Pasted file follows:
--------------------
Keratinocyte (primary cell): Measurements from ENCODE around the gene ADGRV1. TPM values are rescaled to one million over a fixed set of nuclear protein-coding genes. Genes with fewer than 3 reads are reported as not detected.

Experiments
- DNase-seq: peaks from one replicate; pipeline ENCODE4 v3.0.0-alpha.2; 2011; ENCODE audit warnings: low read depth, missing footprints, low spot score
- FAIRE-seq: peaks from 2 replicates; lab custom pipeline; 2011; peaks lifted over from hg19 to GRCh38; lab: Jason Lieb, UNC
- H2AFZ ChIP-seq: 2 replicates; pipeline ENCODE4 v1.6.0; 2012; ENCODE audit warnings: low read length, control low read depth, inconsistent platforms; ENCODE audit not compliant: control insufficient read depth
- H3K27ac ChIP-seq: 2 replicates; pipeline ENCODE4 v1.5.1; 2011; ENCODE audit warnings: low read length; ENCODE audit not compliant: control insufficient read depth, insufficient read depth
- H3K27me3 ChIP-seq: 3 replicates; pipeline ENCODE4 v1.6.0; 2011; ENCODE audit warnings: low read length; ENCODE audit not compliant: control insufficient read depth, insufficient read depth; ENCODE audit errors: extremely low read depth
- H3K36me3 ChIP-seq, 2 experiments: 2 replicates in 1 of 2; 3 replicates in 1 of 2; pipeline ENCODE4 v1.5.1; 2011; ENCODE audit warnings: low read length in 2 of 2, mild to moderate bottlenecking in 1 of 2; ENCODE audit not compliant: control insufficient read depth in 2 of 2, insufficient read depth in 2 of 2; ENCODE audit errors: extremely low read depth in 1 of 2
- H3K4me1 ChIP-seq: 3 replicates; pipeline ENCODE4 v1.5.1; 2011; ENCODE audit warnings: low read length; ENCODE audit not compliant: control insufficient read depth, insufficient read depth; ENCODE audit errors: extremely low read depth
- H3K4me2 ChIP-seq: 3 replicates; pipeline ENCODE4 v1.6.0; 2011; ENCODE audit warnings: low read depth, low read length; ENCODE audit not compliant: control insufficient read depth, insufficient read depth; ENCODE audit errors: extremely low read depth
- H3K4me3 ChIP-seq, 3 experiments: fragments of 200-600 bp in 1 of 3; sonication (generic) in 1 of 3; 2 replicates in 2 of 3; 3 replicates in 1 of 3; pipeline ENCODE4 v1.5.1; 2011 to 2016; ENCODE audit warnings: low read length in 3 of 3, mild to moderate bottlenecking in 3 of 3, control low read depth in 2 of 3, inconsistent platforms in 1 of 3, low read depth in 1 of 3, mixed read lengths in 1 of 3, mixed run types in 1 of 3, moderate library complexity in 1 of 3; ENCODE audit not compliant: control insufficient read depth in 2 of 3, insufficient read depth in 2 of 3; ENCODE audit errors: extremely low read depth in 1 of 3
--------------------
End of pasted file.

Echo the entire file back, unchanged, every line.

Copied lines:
Keratinocyte (primary cell): Measurements from ENCODE around the gene ADGRV1. TPM values are rescaled to one million over a fixed set of nuclear protein-coding genes. Genes with fewer than 3 reads are reported as not detected.

Experiments
- DNase-seq: peaks from one replicate; pipeline ENCODE4 v3.0.0-alpha.2; 2011; ENCODE audit warnings: low read depth, missing footprints, low spot score
- FAIRE-seq: peaks from 2 replicates; lab custom pipeline; 2011; peaks lifted over from hg19 to GRCh38; lab: Jason Lieb, UNC
- H2AFZ ChIP-seq: 2 replicates; pipeline ENCODE4 v1.6.0; 2012; ENCODE audit warnings: low read length, control low read depth, inconsistent platforms; ENCODE audit not compliant: control insufficient read depth
- H3K27ac ChIP-seq: 2 replicates; pipeline ENCODE4 v1.5.1; 2011; ENCODE audit warnings: low read length; ENCODE audit not compliant: control insufficient read depth, insufficient read depth
- H3K27me3 ChIP-seq: 3 replicates; pipeline ENCODE4 v1.6.0; 2011; ENCODE audit warnings: low read length; ENCODE audit not compliant: control insufficient read depth, insufficient read depth; ENCODE audit errors: extremely low read depth
- H3K36me3 ChIP-seq, 2 experiments: 2 replicates in 1 of 2; 3 replicates in 1 of 2; pipeline ENCODE4 v1.5.1; 2011; ENCODE audit warnings: low read length in 2 of 2, mild to moderate bottlenecking in 1 of 2; ENCODE audit not compliant: control insufficient read depth in 2 of 2, insufficient read depth in 2 of 2; ENCODE audit errors: extremely low read depth in 1 of 2
- H3K4me1 ChIP-seq: 3 replicates; pipeline ENCODE4 v1.5.1; 2011; ENCODE audit warnings: low read length; ENCODE audit not compliant: control insufficient read depth, insufficient read depth; ENCODE audit errors: extremely low read depth
- H3K4me2 ChIP-seq: 3 replicates; pipeline ENCODE4 v1.6.0; 2011; ENCODE audit warnings: low read depth, low read length; ENCODE audit not compliant: control insufficient read depth, insufficient read depth; ENCODE audit errors: extremely low read depth
- H3K4me3 ChIP-seq, 3 experiments: fragments of 200-600 bp in 1 of 3; sonication (generic) in 1 of 3; 2 replicates in 2 of 3; 3 replicates in 1 of 3; pipeline ENCODE4 v1.5.1; 2011 to 2016; ENCODE audit warnings: low read length in 3 of 3, mild to moderate bottlenecking in 3 of 3, control low read depth in 2 of 3, inconsistent platforms in 1 of 3, low read depth in 1 of 3, mixed read lengths in 1 of 3, mixed run types in 1 of 3, moderate library complexity in 1 of 3; ENCODE audit not compliant: control insufficient read depth in 2 of 3, insufficient read depth in 2 of 3; ENCODE audit errors: extremely low read depth in 1 of 3